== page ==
• You totally HAVE to enter Coco in the Soldier Hollow Sheepdog competition. Funnel cakes and sheep herding…it’s a seriously good time.

  • This is hilarious. My boyfriend has earplugs for when bad teen dance movies come out, because he knows I will be just like Jon in the Apple department.

  • I tried not to laugh out loud while I read this at work. It’s not working too well.

    “Internet, I chased sheep and slapped their asses.”

    I’m trying to picture a tall, fully grown blonde doing this and it’s not helping me concentrate on writing a story about 45 third graders participating in the Sunflower Festival.

    Thank you.

  • Hah! The moment of Coco finding her life’s calling. I am wiping a virtual tear from my virtual eye.

  • wtf sheep make me angry they are so damn STUBBORN.

    we had 2 sheep when we were kids and they ate trees.

    and then they ate chicken feed and bloated and DIED.

  • A dog as smart at Coco needs a job to keep from going batshit crazy. Sounds like she just found her passion. How cool is that?

    Hmmm.. I still haven’t found mine. Maybe I should give sheep-ass-slapping a try.

  • BillyJean

    That is just incredibly cool. I suppose Coco will now take an interest in chasing and trying to herd everything: dandelion fluff, ants… Leta…

  • Molly

    Isn’t it amazing how they do when instinct kicks in? My little one loves herding and I’m trying to get the time to train him regularly.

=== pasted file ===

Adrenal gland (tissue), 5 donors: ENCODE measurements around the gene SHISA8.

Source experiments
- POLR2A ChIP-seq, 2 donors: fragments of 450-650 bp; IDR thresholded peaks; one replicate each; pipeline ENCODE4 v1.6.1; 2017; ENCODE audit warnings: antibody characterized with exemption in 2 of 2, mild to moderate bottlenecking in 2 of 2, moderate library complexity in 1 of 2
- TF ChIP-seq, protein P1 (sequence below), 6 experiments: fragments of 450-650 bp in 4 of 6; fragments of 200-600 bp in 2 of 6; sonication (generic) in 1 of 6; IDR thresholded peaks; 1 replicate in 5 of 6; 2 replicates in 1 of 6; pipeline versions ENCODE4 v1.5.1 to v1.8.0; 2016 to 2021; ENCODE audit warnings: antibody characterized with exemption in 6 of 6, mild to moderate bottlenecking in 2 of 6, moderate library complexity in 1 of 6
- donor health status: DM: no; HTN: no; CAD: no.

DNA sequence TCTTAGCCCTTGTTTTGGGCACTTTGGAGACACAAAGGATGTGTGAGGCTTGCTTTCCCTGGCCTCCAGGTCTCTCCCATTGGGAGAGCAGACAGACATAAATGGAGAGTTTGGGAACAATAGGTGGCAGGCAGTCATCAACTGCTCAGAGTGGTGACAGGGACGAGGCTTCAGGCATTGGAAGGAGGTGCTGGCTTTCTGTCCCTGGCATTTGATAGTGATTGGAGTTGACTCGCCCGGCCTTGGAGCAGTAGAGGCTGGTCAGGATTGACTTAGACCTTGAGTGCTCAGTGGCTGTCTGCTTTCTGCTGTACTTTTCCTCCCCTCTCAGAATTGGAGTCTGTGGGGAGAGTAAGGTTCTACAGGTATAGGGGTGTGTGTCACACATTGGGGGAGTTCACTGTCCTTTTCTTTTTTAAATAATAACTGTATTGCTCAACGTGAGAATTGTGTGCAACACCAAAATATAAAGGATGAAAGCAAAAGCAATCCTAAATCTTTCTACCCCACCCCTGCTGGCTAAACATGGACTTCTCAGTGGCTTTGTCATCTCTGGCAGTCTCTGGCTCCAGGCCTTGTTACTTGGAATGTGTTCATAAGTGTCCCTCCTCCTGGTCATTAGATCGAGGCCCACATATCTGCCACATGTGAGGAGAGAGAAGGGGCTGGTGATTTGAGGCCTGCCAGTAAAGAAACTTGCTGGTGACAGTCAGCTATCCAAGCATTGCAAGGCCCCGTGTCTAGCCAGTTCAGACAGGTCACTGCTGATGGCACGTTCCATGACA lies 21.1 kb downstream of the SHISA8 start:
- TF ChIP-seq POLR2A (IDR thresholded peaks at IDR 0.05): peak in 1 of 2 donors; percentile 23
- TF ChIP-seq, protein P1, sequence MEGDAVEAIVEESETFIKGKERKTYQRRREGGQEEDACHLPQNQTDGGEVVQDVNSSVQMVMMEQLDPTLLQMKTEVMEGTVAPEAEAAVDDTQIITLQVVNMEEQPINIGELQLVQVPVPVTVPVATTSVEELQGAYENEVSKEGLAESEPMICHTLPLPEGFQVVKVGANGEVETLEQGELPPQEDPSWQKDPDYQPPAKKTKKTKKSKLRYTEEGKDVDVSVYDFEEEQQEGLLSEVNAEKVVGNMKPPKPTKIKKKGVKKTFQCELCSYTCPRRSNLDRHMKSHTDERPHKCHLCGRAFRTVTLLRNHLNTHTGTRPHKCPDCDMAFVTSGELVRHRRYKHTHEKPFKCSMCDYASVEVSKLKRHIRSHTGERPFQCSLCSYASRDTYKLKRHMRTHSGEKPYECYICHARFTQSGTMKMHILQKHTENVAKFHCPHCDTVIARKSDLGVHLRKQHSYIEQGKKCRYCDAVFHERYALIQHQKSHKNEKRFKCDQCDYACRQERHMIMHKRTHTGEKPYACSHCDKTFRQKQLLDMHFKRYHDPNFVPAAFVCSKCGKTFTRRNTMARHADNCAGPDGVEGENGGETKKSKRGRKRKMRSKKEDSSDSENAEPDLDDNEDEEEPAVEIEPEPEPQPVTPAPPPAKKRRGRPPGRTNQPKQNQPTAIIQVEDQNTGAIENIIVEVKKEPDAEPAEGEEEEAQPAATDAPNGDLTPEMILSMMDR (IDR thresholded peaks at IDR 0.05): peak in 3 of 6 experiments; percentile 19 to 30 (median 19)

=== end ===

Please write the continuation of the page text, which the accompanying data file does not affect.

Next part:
• LP

    I can’t stop laughing! I love you Dooce, I totally do. It’s stories like this, that are truly so cool but told in your Dooce-alicious (that is to say clever and humorous) way, that, with half an hour to go in the work day, completely lift my spirits. My husband thanks you for that.

  • Sam

    Thanks for the laugh, my first of the afternoon.

    I bet you would enjoy this movie:
    http://en.wikipedia.org/wiki/A_Close_Shave

    Wallace and Gromit are so sweet and funny, and the moviemakers are patient geniuses with a quirky sense of humor. A Close Shave is sheep caper, but all of their films are fun. Try it, I think you might like a lot.

    Happy day!

  • Sometimes just before I read one of your posts I think you’re highly overrated why am I here and why am I still reading. The reason I’m still here is because of posts like today. I think you’re a fucking genius- oh my god I almost peed myself laughing. I’m sure Jon has video- it must be posted.

  • It’s amazing what dogs can make you do. I’ve been humiliated on more than one occassion by trying to coax my dogs into doing something. Mainly talking in baby voices and making up songs about them.

  • Nothing is more fun to me than people describing their first real-life experience with farm animals. I’ve lived in the Dutch countryside the entire 23 years of my life so far, and chicken, cows, sheep – nothing new.

    I’m still not entirely sure which of them are the stupidest, and the smartest. For instance, sheep – they look so peaceful, kind, fluffy, and all look-at-me-chewing-the-grass-with-my-brain-the-size-of-a-pistachio, but I’ve looked them straight into the eyes, and I swear to god, there’s more in there than we are able to comprehend. Sometimes, I think we don’t herd them – they herd us. And sheepherding dogs like Coco? They are totally into the conspiracy.

    Make sure to open the comments whenever you have an entry on cows or chiken. I have my theories.